Nestor – Teenage Rebel Review

Ever fall in love with something you feel guilty about liking? Maybe it’s tuna fish mixed with peanut butter, or hot sauce in your pricey single malt scotch. Whatever the kink, it can hurt to be different sometimes. Steel knows the sting of a guilty pleasure keenly, and that exquisite pain comes via Swedish retro 80s rockers Nestor and their second album Teenage Rebel. Forged in the flames of 80s radio rock like Survivor, Journey and early Michael Bolton, Nestor dwells in that small catchy space where acts like The Night Flight Orchestra and Captain Blackbeard call home, forever searching for that next huge chorus. I enjoyed their 2021 debut Kids in a Ghost Town far more than I was comfortable with,1 yet I refrained from reviewing it, but with Teenage Rebel, there’s no more holding back. This shit is more infectious than Turbo Covid and more fun than a free hobo wine kiosk at an 80s-themed metalfest. It’s stadium AOR rock for the young at heart and the hooks are real and disgustingly clingy like your ex. I hate loving it, but I do and the shame is almost too much to bear. Now you must share in it because misery loves company.

This is an easy album to describe. It’s one catchy, cheesy, cringey 80s radio rock gem after another by a band that really want to be Survivor whenever they’re not trying to be Journey or Bon Jovi. The rocket ride to the past begins with a very cool, interesting intro piece called “The Law of Jante” where the Scandanavia rules against individualism are read out and then promptly spat upon in the name of youthful rebellion. From there we plunge right into the hits with the irresistible pop magic of “We Come Alive” where the bombast of Metal Loaf meets the slick pop sensibilities of prime Journey and you will grudgingly love the result. The soundbites from Ronald Reagan only cement the time stamp and add to the charm. The title track is a bit more “metal,” sounding like Y&T hawking a prom-friendly product and damn it, it works! This is every bit as dumb as Nickelback’s “Photograph” but it’s just so likable! Album standout “Victorious” has been stuck in heavy rotation for weeks and Madam X is considering a restraining order, but I can’t let it go. It belongs on the soundtrack of Rocky III AND IV and that’s just how it is!

Anthem after anthem rolls by with hooks that cling tighter than neoprene. “Caroline” is an instant earworm, and “The One That Got Away” is so fucking sappy and sentimental but somehow still holds you in thrall. “Addicted to Love” is like the early days of Bon Jovi and just as insipid, but it still works. The closing mega-ballad “Daughter” jumps the focus from rebellious kids to daughter dads and brings the feelz with lyrics about that special bond between father and daughter and the bittersweet experience of seeing a child grow up. The album’s 43 minutes slip by effortlessly and it’s as easy to digest as cotton candy and just as likely to give you Diabetes. That’s not a bug, but a feature, and you embraced it when you pressed play.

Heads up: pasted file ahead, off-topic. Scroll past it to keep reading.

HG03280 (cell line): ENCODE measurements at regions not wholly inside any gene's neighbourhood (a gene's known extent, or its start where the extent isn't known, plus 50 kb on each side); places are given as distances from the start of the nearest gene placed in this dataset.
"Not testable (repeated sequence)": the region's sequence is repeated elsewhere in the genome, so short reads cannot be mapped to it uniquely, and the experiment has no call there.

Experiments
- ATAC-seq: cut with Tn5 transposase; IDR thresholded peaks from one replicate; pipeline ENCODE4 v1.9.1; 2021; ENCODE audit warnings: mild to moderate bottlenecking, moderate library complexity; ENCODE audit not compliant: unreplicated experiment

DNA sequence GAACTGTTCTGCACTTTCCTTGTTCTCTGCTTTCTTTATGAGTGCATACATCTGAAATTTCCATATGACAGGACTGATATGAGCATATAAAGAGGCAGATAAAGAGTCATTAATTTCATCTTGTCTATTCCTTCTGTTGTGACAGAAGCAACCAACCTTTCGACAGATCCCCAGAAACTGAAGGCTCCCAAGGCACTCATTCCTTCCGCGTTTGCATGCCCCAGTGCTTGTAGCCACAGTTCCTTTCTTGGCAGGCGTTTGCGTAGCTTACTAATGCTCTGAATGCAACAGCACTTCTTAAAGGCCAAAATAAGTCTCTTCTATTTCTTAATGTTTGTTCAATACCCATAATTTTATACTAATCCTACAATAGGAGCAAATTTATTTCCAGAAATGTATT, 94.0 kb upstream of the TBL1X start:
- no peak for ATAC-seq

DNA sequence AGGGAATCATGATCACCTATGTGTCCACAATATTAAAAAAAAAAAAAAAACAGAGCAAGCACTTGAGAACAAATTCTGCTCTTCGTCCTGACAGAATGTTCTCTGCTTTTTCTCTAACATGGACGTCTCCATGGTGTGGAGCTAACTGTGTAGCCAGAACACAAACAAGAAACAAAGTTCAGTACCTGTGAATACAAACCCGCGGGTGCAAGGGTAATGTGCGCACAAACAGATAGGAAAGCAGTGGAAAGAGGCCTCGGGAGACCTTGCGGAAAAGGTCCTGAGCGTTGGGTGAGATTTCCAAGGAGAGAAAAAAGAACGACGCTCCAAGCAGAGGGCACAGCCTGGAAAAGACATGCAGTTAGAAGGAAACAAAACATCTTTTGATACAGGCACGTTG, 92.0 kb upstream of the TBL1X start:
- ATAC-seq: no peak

Tobias Gustavsson is a vocal chameleon, becoming whomever he needs to be to sell the songs. One minute he’s Michael Bolton, the next Bon Jovi, and then Steve Perry or Survivor’s Dave Bickler. He’s got an insidious ability to mimic 80s radio rock idioms and trigger nostalgia bombs in those of us who lived through those times. He’s a master at this kind of nonsense and I salute him for it. Johnny Wemmenstedt is equally adept at 80s rock guitar work and knows exactly when to come forward and duck out, leaving a lot of room for the big, cheese-filled keys and synths courtesy of Martin Frejinger. The band seems like a bunch of lifelong friends who play down at the local bar for shits and giggles, but they’re cold, calculating songwriting assassins who will cut your ears off and mail them to the younger version of you. The whole album is a goddamn delight and a wonderful palate cleanser too.

Yeah, this one hurts. I always enjoyed The Night Flight Orchestra, but I didn’t see myself as the demographic for the kind of shameless 80s pop rock claptrap Nestor lives for. Turns out I’m that guy. Steel must be getting soft in his advancing ape age. Get this album and become the Teenage Rebel you once were before you’re too damn olde.

Rating: 3.5/5.02
DR: NA | Format Reviewed: STREAM
Label: Napalm
Websites: |
Releases Worldwide: May 31st, 2024

Show 2 footnotes

  1. Lead single “On the Run” is impossible to forget once heard.
  2. Yes, I just gave THIS a 3.5 and only gave Judas Priest a 3.0!
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